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OBLIVION (kind of) and the History of Rock and Roll

August 19, 2013

Oblivion comes courtesy writer/director Joseph Kosinski. Kosinski has adapted his own graphic novel for Oblivion and it marks his sophomore directorial effort, after 2010’s TRON: Legacy. As trailers have made abundantly clear, Oblivion is also produced by those who brought us Rise of the Planet of the Apes (2011). As you surely know, that film achieved fame for being the first film ever reviewed on my website.

oblivion poster

Fortunately for Oblivion, it is a better movie than both those of its’ pedigree. That said, Oblivion presents plenty of frustrations all its’ own. The presentation of the first act felt out of touch and disjointed. The first act just scream’s I Am Legend (2007), and yet instead of playing on the eerie emptiness of the post-nuclear-war Earth, we get a bombastic musical score that, while rousing, just doesn’t jive with what you’re seeing.

If movies were record producer-themed Halloween party, Oblivion went with Phil Spector when it clearly should have been gone Rick Rubin. Phil Spector, a record producer known for his signature Wall-of-Sound approach, tended to make fuller-sounding records through the use of additional sound elements. Rubin, on the other hand, is known for producing records stripped to the bare minimum of necessary sound elements. Both styles have value, but both also have their place. Think of how “Be My Baby” by the Ronettes was a huge hit for Team Wall-of-Sound, and Johnny Cash’s cover of “Hurt” was perfectly minimalist. Oblivion is an example of picking the wrong style and missing the chance to establish a coherent feeling.

The result of this misstep is a soulless first act. What follows, is better and delivered with more panache (even if the panache is mostly borrowed from other films). Oblivion doesn’t do much to separate itself from all of the other post-apocalyptic (simply typing those words makes me shudder) genre movies. 2001: A Space Odyssey, Independence Day, The Matrix, not to mention the movies I named earlier in this review and probably dozen or so more, are all present in Oblivion. Also, did anyone else see the bit taken right from The English Patient? How far and wide must one mine for obscure movie bits to shoehorn into science fiction movies these days?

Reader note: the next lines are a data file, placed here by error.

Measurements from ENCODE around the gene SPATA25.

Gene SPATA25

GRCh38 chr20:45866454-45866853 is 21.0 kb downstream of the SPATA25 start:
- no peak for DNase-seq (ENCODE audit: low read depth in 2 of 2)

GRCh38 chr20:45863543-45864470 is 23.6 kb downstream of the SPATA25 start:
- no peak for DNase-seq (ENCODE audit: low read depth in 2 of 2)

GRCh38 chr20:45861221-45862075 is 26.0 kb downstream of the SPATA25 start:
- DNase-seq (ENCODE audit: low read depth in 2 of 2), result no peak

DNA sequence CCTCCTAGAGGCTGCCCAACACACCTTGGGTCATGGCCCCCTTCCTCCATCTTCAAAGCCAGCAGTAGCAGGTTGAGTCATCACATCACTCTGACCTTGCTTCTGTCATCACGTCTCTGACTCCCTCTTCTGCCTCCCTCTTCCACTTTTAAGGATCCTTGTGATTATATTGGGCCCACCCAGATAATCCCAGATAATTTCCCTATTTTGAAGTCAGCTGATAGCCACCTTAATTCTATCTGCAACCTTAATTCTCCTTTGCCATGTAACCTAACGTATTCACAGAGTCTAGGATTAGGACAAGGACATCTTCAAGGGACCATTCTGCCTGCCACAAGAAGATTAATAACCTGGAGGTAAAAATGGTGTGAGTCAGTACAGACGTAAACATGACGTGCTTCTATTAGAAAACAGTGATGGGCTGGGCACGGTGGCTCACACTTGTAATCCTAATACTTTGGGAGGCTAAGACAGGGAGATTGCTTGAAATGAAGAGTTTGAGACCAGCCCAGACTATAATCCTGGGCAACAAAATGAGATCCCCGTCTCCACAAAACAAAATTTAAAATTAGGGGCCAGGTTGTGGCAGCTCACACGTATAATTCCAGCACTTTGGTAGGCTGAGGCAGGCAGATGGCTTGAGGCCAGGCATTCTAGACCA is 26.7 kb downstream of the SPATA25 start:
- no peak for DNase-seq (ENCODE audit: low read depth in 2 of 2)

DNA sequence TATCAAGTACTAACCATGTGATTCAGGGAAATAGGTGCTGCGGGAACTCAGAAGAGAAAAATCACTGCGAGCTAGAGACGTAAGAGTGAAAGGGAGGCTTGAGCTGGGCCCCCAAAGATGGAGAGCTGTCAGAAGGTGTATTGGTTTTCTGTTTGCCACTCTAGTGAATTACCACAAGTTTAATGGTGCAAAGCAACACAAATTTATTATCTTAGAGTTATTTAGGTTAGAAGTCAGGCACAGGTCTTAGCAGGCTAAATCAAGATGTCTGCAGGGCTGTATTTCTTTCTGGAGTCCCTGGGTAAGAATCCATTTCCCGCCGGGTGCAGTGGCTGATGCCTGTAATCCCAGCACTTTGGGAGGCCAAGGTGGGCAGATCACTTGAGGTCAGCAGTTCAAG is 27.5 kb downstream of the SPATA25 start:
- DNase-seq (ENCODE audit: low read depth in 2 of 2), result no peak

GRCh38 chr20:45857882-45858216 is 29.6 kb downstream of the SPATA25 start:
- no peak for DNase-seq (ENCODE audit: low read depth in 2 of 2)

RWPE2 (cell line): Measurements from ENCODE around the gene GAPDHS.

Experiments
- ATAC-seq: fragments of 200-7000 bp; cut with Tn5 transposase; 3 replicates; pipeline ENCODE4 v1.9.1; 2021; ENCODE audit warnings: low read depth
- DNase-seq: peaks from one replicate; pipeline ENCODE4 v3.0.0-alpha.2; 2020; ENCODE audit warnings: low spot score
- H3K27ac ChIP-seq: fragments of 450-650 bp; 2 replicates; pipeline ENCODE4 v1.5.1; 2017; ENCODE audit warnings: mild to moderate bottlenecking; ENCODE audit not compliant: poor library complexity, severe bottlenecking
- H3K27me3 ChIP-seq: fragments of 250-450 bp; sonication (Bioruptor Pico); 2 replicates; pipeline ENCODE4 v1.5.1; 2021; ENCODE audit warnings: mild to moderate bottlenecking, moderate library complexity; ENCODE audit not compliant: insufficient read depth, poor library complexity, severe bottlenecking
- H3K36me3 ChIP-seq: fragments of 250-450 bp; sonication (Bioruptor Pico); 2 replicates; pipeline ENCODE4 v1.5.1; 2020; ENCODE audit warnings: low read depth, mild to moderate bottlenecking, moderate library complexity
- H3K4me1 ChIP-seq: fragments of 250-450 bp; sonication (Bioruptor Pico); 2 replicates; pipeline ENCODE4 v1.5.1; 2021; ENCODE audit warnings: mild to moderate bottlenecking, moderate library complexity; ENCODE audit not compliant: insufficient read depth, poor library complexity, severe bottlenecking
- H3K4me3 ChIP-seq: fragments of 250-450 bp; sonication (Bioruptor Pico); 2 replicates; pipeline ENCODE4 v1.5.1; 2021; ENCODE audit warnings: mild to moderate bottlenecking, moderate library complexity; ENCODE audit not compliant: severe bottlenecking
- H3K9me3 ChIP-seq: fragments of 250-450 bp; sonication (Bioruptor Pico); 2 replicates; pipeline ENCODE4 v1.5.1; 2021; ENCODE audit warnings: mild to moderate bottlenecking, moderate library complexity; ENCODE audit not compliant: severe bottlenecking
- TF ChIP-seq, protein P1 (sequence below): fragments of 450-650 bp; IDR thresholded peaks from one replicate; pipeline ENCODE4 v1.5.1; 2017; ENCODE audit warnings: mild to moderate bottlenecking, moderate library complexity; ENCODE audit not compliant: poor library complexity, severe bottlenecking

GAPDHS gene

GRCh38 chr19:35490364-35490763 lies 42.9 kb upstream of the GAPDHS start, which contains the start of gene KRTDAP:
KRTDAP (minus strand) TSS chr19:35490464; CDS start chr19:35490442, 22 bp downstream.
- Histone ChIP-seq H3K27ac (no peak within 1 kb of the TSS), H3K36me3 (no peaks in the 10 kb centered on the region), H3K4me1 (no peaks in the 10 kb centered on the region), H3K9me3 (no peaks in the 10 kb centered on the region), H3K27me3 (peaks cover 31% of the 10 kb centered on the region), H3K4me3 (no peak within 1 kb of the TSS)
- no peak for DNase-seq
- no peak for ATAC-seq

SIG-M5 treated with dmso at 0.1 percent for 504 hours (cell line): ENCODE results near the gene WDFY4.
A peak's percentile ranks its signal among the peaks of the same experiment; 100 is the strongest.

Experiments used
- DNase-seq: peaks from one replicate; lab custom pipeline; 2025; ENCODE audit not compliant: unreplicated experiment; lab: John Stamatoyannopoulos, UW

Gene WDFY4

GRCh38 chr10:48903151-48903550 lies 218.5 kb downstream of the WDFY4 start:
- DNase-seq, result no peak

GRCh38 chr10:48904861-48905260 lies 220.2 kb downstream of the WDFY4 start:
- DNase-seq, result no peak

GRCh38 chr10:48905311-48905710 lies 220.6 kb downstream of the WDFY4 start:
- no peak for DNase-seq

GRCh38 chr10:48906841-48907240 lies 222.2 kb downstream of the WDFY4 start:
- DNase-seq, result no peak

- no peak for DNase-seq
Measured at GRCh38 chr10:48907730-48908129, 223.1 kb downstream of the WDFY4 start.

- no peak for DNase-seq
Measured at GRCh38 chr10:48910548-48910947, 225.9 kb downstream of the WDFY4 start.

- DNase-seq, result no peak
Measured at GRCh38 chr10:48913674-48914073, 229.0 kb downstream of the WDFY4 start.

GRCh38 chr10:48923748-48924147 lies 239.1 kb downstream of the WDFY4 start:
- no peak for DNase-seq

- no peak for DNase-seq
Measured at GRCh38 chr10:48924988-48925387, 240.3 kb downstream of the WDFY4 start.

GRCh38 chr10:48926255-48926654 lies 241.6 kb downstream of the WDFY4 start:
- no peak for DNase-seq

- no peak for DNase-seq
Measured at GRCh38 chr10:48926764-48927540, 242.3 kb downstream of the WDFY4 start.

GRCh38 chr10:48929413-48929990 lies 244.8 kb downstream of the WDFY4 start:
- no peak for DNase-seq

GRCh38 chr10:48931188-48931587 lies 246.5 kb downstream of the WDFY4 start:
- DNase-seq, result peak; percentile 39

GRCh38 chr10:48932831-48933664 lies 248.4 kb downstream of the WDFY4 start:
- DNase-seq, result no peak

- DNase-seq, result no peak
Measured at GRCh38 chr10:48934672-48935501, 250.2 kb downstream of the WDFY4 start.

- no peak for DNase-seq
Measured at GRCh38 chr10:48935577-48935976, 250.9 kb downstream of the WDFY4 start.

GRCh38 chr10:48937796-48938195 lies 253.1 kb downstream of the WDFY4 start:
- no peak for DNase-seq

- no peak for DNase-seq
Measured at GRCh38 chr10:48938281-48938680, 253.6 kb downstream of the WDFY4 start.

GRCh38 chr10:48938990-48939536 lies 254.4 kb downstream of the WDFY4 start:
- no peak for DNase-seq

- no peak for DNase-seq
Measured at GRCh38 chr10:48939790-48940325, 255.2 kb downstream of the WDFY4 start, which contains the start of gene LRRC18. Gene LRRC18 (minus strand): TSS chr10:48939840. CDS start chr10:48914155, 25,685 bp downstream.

oblivion1

While I’m at it, can we possibly just put an end to the post-apocalyptic genre altogether? An all-too large percentage of science fiction stories use this device and it’s become a steaming hot mess of cliché. I vote that this subgenre remain shelved until someone comes along with an idea that will shake things up and show us something we haven’t seen 100 times before. Such movies that have taken imaginative approaches to the subject matter in the past include Mad Max, Brazil and Delicatessen (being a degenerative movie collector, all I ever need do to find examples is gaze upon my own shelf).

If it isn’t already obvious, I love this genre. Sometimes movies like Oblivion, entertaining as they are, cause me to worry about its’ future. Another film that has made me feel this way is Eagle Eye (2008). It’s a pretty ridiculous story that owes any decent elements it may possess to better movies. Oblivion is better because the story is more interesting and somewhat less traveled. It just has the same trouble with borrowing inspiration in generally uninspiring ways.

Ranting aside, I can give Oblivion a lukewarm recommendation. Unfortunately at this point, the best way of seeing this movie (IMAX) is no longer available. However, it’s an action movie that manages to be pretty exciting while resting comfortably on a few clichés. The ending had me on the edge of my seat as I waited to see which way it would go. Would it be the unexpectedly careless ending or simply the unsurprising one? I report that I was pleasantly unsurprised. Did I mention Tom Cruise and Morgan Freeman are in this movie?

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From → Essay, Film Reviews

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